Never mind that there is arguably a justification for such a decision, considering her current vocation, (my post at #4), but who here on this thread knows the details of her situation or her intent?

    Lacking facts, let’s go by church attendance. (Mark Veenman, #1, #22, Bike, #6, #23, Mary Jack, #11.) Never mind the fact that your information is third hand, but have you considered that Bachman is a member of congress and spends much of her time out of state? Does the fact that she did not attend her home church mean she did not attend? I don’t know. I haven’t asked her. So let’s just assume that she has hardened her heart and cut herself off from the body of Christ. That sounds like a great place to start.

    Joe, #13, has it exactly right.

  • Dan Kempin

    I am surprised and, frankly, disappointed to see so many people piling on Bachmann here. I don’t get it.

    Someone left the lutheran church. Gosh, there’s a show stopper. I’m sure none of us has ever seen that happen.

    Disappointing? Yes.

    Discouraging? Yes.

    Signifying that she has abandoned Christ and ought never be respected again? Umm, that one may be a bit of a leap.

    Never mind that there is arguably a justification for such a decision, considering her current vocation, (my post at #4), but who here on this thread knows the details of her situation or her intent?

    Lacking facts, let’s go by church attendance. (Mark Veenman, #1, #22, Bike, #6, #23, Mary Jack, #11.) Never mind the fact that your information is third hand, but have you considered that Bachman is a member of congress and spends much of her time out of state? Does the fact that she did not attend her home church mean she did not attend? I don’t know. I haven’t asked her. So let’s just assume that she has hardened her heart and cut herself off from the body of Christ. That sounds like a great place to start.

    Joe, #13, has it exactly right.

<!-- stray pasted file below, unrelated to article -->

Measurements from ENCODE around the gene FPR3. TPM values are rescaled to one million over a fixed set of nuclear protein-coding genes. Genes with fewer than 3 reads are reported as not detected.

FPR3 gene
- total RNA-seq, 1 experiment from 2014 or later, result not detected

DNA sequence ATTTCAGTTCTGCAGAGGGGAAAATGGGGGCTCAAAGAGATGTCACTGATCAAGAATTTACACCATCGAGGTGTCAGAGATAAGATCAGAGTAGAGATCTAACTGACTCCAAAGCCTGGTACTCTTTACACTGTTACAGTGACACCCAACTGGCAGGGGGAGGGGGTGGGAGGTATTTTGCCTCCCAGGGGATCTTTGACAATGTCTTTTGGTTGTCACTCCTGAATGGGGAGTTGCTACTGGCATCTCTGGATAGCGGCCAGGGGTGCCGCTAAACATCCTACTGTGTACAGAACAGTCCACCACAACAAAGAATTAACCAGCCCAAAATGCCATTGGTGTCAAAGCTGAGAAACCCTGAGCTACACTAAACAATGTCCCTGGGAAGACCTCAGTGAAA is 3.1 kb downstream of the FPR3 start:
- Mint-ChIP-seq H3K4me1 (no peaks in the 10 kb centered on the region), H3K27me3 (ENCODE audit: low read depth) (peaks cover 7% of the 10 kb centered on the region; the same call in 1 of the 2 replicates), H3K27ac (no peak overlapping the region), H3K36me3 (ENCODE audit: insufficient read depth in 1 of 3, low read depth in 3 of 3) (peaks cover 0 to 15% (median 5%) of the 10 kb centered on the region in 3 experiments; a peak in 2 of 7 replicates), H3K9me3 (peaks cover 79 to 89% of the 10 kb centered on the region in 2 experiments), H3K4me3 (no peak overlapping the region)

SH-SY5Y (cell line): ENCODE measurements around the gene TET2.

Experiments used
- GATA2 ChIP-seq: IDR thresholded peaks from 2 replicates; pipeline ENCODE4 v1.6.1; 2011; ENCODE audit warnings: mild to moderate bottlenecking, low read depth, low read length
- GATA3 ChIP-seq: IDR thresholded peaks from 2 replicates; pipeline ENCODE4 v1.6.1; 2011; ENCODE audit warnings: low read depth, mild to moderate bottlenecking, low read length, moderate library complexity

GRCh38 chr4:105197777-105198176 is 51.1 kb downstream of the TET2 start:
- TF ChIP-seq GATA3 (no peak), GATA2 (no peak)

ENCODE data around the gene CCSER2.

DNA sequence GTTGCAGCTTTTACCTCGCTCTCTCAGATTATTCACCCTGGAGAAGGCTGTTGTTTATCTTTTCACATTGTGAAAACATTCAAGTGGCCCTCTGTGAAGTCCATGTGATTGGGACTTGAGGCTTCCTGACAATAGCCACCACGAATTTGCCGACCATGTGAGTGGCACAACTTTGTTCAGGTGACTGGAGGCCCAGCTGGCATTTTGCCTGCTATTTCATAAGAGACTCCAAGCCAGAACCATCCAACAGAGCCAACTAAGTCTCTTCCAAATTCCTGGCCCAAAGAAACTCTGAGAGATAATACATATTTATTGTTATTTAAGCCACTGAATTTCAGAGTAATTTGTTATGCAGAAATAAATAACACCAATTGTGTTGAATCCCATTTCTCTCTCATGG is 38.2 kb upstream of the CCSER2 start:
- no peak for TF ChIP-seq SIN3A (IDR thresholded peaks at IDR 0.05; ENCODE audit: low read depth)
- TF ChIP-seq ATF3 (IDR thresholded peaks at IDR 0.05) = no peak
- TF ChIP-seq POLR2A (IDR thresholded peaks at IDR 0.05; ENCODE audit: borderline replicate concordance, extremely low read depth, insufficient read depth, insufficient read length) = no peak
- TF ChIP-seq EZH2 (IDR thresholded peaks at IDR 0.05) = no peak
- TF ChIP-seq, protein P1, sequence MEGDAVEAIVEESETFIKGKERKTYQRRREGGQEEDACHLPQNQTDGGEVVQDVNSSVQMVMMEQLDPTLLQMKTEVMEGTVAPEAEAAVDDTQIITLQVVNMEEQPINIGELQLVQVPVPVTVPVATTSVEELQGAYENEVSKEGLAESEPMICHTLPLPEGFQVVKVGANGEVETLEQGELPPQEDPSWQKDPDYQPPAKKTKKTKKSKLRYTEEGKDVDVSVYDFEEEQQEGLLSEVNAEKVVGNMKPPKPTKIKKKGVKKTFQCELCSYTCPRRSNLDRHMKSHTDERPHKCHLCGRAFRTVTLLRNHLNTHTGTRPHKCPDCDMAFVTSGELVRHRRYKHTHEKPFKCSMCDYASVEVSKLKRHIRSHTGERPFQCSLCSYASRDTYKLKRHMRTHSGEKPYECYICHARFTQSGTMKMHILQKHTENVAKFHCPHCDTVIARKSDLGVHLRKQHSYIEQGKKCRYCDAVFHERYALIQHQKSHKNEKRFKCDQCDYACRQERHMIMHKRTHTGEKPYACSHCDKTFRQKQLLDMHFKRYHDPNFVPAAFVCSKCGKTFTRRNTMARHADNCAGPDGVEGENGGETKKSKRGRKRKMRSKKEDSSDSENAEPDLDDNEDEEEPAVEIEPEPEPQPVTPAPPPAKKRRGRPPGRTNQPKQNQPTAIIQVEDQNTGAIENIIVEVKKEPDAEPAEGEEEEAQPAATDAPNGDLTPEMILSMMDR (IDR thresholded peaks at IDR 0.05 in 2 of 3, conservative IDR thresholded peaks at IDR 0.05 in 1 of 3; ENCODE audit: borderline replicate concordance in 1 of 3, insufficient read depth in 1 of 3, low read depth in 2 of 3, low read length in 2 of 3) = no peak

• Dan Kempin

    Mary Jack,

    After reading your post @#26, I realize that I misunderstood your post @#11. Please disregard me including you in the previous post.

  • Dan Kempin

    Mary Jack,

    After reading your post @#26, I realize that I misunderstood your post @#11. Please disregard me including you in the previous post.

  • Carl Vehse

    Perhaps leaving the WELS was not so much over the issue that the pope is the Antichrist, but rather the big issue that in its doctrinal stand WELS had too much choot spa.

  • Carl Vehse

    Perhaps leaving the WELS was not so much over the issue that the pope is the Antichrist, but rather the big issue that in its doctrinal stand WELS had too much choot spa.

  • http://journeytoluther.blogspot.com/ moallen

    I think another issue that would have come to the forefront would be the WELS position on women in the Church. Is it true that women cannot vote in this Church? I don’t know, but I thought I had read that somewhere. That may have also emerged as a point of media attention, if true.
    I can see several possibilities here:
    1) Michele Bachmann’s religious identity or views changed and this was the natural outcome
    2) For political gain, she has chosen to identify with the fastest growing segment of Christianity in America – “Non-Denominational” Churches (which can range from bizarre pentecostal in belief to basic mainstream Baptist belief)
    3) To cut perceived losses, she has abandoned the WELS Lutheran Church outwardly due to fears over the Catholic vote, worries about how women are perceived to be treated, and/or fears that Evangelicals will think Lutheranism to be another faith, not like their own and reject it.
    4) None of these considerations came into play and we don’t know the real reason – or
    5) It could be a combination of all these reasons – some of each of these came into consideration and others we don’t know.
    If it is true that she abandoned WELS due to fears, than that sends the completely wrong message – rather than holding firm in belief, it is rather something that can be tossed aside. But I don’t know that, and cannot make that judgement. I think Michele Bachmann is viciously attacked primarily because of her views, but I am sure she can and will hold her own. Bachmann has not gotten where she is by calculating and determining the most centrist and acceptable position, so number 1 above may be the driving factor – together with some of the political implications (after all she is a politician).